Subfloor Insulation: To Replace or Not Replace

By · February 17, 2010 · Filed in Consumer Q & A's

Most of our Crawlspace Makeover projects will not include replacing subfloor insulation when it is removed for mold remediation purposes. There are several reasons for this. We have found it can create more problems than it purports to solve. In the Southeast, our climate is warm and humid most of the year. The only time subfloor insulation would be of any benefit would be in the winter, and even then, only a few days would make a noticeable difference in the temperature of the floor. The rest of the year, the insulation acts like a sponge to trap the humidity in the crawlspace. This creates several problems.

Have you ever seen or heard of sweaty ductwork in the crawlspace? The correct description would be that condensation is forming on the duct insulation due to dew point conditions being reached. Dew point is a function of temperature and humidity. See psychrometric chart below:

The temperature is graphed along the bottom of the chart. The relative humidity lines are the ones which curve upward and their values go across the top and down the right side of the chart. The dew point values are indicated on the left of the chart curving upward. The illustration shows that at the intersection of 80?F and 50%RH, the dew point is 60?F. This presents several problems. When you set your air conditioner at 70?F, the air coming through your ducts is typically around 50?F. The duct insulation normally installed is not adequate enough to keep the exterior of the duct insulation much different than the air temperature inside the ducts, especially considering any leaks or gaps in the insulation. Therefore, water will probably condense on the ductwork in these conditions. Unfortunately, we usually have more extreme conditions. If you follow the 80? temperature line up to the curving RH line of 80%RH, you will see the dew point is a little above 70?F dew point, where it will most certainly create condensation, and possibly mold.

When the subfloor insulation is present in a crawlspace which has the foundation vents open, the humidity is trapped in the crawlspace. As the condensation drips, it eventually evaporates and raises the relative humidity even more. Continued high humidity is absorbed by the wood subfloor and reaches a moisture content level high enough to grow mold.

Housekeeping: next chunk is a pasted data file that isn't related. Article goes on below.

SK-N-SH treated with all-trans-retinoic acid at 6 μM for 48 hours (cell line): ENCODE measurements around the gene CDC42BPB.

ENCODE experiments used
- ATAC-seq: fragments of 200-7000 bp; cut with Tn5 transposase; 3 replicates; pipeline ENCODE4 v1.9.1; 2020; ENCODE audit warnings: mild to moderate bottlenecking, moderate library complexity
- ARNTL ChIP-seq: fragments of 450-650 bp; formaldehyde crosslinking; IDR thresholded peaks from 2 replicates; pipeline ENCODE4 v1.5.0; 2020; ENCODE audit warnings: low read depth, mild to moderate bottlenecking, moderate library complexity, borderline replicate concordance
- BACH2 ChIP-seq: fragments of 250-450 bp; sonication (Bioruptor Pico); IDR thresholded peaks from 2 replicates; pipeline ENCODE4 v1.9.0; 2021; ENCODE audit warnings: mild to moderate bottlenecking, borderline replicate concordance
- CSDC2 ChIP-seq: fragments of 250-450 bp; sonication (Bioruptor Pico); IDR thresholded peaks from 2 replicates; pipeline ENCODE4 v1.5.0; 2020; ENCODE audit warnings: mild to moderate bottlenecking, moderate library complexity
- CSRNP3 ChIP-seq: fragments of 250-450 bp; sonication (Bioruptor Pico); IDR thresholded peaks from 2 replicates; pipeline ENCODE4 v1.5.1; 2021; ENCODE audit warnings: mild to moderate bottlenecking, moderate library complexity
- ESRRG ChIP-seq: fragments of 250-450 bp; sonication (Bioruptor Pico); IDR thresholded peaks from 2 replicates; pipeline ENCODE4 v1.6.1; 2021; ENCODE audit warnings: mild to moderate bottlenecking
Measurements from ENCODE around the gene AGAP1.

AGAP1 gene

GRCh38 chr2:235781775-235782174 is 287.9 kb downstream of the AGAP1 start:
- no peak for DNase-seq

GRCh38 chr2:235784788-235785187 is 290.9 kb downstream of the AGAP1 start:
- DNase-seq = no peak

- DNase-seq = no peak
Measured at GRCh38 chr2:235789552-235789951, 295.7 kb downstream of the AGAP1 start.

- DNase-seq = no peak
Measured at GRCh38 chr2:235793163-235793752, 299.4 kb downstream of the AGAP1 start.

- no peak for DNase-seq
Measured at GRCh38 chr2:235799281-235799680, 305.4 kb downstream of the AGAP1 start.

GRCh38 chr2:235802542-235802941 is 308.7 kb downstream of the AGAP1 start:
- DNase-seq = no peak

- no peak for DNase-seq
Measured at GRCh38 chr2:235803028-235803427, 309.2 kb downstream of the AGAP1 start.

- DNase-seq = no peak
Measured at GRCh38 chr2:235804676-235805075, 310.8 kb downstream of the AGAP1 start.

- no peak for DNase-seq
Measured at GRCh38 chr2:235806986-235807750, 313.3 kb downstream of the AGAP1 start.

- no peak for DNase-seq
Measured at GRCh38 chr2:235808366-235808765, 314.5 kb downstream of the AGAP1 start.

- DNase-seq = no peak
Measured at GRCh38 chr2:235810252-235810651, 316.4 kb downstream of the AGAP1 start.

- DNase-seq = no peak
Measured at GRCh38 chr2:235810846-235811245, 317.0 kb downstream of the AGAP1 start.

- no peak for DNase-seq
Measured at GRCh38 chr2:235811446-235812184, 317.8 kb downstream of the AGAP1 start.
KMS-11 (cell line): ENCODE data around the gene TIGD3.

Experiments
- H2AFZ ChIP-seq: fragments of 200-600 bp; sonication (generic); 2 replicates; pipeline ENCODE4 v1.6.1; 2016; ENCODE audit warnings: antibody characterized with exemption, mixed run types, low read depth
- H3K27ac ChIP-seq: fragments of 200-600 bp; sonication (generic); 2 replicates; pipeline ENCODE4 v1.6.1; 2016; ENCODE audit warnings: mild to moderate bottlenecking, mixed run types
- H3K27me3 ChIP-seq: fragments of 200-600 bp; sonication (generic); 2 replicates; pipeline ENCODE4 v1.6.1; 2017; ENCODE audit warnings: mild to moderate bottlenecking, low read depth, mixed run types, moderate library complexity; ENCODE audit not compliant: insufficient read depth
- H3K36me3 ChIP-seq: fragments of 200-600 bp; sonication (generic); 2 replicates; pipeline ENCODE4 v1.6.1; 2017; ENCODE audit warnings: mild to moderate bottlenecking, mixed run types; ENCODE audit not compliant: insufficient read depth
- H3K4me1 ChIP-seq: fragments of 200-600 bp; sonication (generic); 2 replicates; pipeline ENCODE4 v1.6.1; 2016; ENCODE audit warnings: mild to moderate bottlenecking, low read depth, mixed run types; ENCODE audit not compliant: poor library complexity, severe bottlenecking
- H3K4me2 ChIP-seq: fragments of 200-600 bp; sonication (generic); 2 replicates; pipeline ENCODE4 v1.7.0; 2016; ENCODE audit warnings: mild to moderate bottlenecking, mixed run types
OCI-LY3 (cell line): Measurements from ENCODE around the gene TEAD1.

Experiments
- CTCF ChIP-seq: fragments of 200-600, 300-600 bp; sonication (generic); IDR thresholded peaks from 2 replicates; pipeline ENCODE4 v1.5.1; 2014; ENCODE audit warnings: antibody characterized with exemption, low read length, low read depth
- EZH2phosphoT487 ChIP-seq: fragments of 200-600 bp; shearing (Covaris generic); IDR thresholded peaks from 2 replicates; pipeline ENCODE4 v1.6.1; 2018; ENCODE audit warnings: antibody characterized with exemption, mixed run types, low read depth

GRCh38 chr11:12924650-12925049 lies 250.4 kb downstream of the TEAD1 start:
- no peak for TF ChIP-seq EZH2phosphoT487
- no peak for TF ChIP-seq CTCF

So what is the solution?

Increasing the R value of the duct insulation to a level high enough to prevent condensation is the most expensive route and does nothing to prevent the high humidity normally found in open crawlspaces from increasing the moisture content of the structural wood components in the crawlspace to a level which might support mold growth.

The least expensive way to prevent dew point conditions in the crawlspace is to leave the subfloor insulation out and let the humidity make its way through the subfloor, or “breathe”, to be dehumidified by the air conditioner or exhausted out of the attic.

The best way to solve the problem is to close all of the foundation vents except those utilized in our Crawlspace Conditioner, so that drier air is circulated in the crawlspace and more humid air, along with any earth gases, like radon, is exhausted from your crawlspace and never makes it into your home. Ask our sales representative to provide you with more information about the Crawlspace Conditioner if you are interested.

If you just want the bottom line, don’t read the following story that lead me to my conclusions. For the rest, I share this story, in addition to my anecdotal evidence which has shown that more crawlspaces with subfloor insulation have problems than those that don’t have subfloor insulation.

A realtor friend of mine had mold in his crawlspace, in addition to extreme condensation on his ductwork. It was raining off the ductwork about like the rain forest. Now, I must add, his wife liked to keep it cold enough to pack meat inside the house, so the ductwork had very cold air in the ducts. My hypothesis was that the cold air was leaking out of the seams in the ductwork, and thereby, disabling the ductwrap insulation. My proposal was to remove the subfloor insulation so we could do a complete job of mold remediation, remove the duct insulation and seal the seams in the ductwork with duct mastic, and reinsulate the ducts with the highest R value insulation available. He accepted the proposal and we did the work. I went back after a week, to inspect the work, and found that there was no condensation on the ductwork. I concluded I was a genius, because I figured it out.

At that meeting, he wanted us to give him a price on reinstalling the subfloor insulation because he was concerned about getting “gigged” by a home inspector for not having it. While Home Inspectors are not Codes Inspectors, I have gotten conflicting answers on the requirements of subfloor insulation from several conversations with Codes Inspectors. Anyway, we gave him a price, he accepted it, and we reinstalled the subfloor insulation. I went back after a week, and we found the ductwork to be sweating again. This project was done during warm, humid summer months, so the results were pretty immediate. I concluded that the subfloor insulation can trap the humidity in an “open” crawlspace and create a dewpoint situation on the ducts, and a subsequent mold situation on the wood subfloor.

If the crawlspace is conditioned, I don’t think the subfloor insulation makes much difference, because the humidity is much lower in the crawlspace. Sometimes, the absence of subfloor insulation can be the tipping point of preventing mold growth. Other crawlspaces need more aggressive solutions, such as the Extreme Makeover, the dehumidifier installation, or the Crawlspace Conditioner.

Please call 615-371-5355 to schedule a customized solution for your crawlspace.

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